You can tell just by the way he talks about it – Rishi Sunak is very excited about the benefits of AI.
Today he spoke about the transformation it will bringthat is “as far-reaching as the Industrial Revolution”.
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But on the podium adorned “long-term decisions for a brighter future”, PM wanted to confront the risks.
The government, he said, had taken the “highly unusual step” of publishing its analysis of the risks AI – including those for national security.
Three reports were drawn up by a team of expert advisers – drawn from tech start-ups, Whitehall and academia – to lay the groundwork for next week’s AI Safety Summit at Bletchley Park.
It is sober reading.
“A smorgasbord of doom,” said one political journalist.
Biggest threats exposed
The reports describe the risks that artificial intelligence can pose through deliberate misuse or purely by accident.
From enabling cybercriminals to more dangerous virusesto crash the economy – and in the most extreme case the “loss of control” over some future AI general intelligence that is more capable than humans at multitasking – and can ultimately destroy society.
The Prime Minister announced a new AI security institute that will be dedicated to assessing these risks from the most powerful “frontier AI” models currently available – such as OpenAI’s ChatGPT, Meta’s Llama or Google’s PaLM2 – and those expected soon to replace them.
But how hard is the UK prepared to come down on tech companies over security?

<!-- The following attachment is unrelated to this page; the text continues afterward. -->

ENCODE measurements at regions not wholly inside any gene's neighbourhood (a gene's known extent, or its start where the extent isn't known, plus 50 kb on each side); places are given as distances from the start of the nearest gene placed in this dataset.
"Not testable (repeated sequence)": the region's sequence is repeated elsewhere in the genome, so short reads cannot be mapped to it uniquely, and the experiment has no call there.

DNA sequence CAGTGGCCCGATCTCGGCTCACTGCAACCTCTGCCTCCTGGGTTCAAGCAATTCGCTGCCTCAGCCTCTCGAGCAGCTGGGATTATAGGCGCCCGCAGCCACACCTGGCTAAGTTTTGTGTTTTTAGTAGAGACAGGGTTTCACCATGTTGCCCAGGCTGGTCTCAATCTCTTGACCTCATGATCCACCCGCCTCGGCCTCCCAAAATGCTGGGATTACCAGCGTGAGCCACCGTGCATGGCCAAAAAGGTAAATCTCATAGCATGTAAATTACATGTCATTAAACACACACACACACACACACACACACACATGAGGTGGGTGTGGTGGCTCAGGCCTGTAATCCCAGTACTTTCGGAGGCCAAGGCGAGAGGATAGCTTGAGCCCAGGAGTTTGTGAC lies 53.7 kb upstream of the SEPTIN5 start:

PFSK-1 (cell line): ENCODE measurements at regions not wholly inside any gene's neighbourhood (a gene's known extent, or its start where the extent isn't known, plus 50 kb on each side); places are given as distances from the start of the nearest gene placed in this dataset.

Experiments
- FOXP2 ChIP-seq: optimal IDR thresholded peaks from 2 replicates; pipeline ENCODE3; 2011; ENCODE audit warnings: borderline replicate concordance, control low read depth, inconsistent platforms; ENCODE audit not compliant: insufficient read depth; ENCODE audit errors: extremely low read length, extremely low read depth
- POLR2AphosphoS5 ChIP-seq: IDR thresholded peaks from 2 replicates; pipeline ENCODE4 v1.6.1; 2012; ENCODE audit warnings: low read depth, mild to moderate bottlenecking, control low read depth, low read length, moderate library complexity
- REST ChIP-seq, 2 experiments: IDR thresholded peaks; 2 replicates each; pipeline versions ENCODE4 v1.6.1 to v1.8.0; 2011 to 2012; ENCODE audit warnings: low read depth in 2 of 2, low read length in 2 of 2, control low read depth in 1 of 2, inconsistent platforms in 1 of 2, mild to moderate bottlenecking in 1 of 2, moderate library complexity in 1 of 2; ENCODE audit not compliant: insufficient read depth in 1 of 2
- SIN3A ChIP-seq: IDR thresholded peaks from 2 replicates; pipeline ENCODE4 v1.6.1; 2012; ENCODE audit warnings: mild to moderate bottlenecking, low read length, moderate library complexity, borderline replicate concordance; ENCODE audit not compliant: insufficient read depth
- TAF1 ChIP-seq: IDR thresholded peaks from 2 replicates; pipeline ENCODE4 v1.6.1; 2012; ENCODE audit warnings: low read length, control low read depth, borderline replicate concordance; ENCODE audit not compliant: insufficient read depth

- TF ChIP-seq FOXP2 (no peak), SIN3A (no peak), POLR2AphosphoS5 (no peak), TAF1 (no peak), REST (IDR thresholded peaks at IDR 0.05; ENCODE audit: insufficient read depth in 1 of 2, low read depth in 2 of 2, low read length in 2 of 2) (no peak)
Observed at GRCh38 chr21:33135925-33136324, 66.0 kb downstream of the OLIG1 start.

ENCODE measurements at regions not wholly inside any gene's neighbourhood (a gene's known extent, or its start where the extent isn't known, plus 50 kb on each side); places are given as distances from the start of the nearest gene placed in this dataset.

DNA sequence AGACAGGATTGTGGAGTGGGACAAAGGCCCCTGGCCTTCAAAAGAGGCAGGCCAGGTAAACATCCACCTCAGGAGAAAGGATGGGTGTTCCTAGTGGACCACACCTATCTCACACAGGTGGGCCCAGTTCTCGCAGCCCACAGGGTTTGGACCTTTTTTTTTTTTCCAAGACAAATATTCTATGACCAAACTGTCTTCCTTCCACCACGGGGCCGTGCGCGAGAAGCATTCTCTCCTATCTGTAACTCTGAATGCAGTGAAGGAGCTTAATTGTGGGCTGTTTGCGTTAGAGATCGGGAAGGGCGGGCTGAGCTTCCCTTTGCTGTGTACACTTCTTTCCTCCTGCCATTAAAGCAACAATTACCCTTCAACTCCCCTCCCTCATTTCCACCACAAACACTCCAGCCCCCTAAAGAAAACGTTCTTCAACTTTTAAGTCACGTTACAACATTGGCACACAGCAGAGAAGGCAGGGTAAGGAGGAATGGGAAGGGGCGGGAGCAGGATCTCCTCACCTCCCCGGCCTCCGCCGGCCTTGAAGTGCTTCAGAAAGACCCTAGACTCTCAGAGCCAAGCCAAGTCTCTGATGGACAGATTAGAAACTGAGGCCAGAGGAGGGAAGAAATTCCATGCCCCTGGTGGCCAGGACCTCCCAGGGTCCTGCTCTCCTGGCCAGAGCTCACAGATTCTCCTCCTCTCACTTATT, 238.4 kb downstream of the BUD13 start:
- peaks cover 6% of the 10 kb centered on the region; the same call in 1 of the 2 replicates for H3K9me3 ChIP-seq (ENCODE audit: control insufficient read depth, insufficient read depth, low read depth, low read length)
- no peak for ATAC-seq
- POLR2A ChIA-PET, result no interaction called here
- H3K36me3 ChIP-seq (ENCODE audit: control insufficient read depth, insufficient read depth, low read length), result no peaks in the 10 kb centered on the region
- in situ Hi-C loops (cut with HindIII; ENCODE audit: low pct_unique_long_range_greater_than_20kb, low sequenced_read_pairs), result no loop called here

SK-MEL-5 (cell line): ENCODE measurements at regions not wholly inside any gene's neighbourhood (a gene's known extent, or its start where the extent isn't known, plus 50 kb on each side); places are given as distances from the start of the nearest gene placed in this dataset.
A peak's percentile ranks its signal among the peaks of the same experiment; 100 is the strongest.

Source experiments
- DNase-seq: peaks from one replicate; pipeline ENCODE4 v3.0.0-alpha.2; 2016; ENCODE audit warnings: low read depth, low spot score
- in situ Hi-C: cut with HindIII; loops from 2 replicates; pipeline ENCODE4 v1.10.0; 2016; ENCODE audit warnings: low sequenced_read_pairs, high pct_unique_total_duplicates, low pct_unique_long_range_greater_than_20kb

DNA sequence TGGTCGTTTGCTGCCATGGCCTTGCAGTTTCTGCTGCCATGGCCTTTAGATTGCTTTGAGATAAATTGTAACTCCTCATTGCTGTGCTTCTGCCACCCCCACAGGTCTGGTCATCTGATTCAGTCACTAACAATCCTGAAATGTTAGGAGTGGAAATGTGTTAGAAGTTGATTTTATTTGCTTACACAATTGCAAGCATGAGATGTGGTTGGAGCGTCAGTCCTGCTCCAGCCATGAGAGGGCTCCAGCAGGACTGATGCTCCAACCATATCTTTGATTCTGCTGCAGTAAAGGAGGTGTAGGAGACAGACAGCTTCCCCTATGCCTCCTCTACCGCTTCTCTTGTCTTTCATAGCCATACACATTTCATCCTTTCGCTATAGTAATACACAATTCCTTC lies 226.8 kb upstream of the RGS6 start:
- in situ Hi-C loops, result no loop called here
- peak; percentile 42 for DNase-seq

I asked Mr. Sunak if he would force tech companies to hand over the code for their models as well as the data used to train them.
“In an ideal world, what you say is true,” he said. “These are all the types of conversations we have to have with the companies.”
Not exactly a yes.
Risk v reward at the heart of the AI dilemma
Sunak chose his words carefully because his summit is as much about encouraging big tech companies to want to do business in the UK.
It aims to develop a regulatory environment that does not discourage investment or innovation.
There is also another reason.
When dealing with “potential risks” in an exponentially growing area of technology, it’s hard to know what it is you’re actually regulating.
Then there’s the fact that big tech is multinational, and drawing up a set of rules here might be pointless if the same doesn’t apply elsewhere.
The best many hope for from the summit is that it is a profile-building exercise. The beginning of a conversation.
But some in the AI world say certain red lines could be drawn now.
A ban, for example, against the pursuit of artificial general intelligence (AGI) models that are able to perform multiple tasks and are superior to humans in each of them.
Rules could be drawn up now to, in principle, prevent a future AI model that can control the majority of the world’s industrial robots from talking to the AI that dominates our office software or drives our cars.
Tech companies have made no secret of their desire to develop AGI. They have also said they want to make sure they are safe and are willing to be regulated.
But next week, Rishi Sunak will walk a technological tightrope – encouraging the development of the best AI has to offer (preferably in the UK), without limiting that potential by looking like someone who wants to regulate too hard.
We might come out of the AI Safety Summit with a better idea of what the biggest threats are—and the options we have to avoid them to ensure the true benefits of AI are realized.
But if you expect to see any long-term decisions for the brighter future, don’t hold your breath.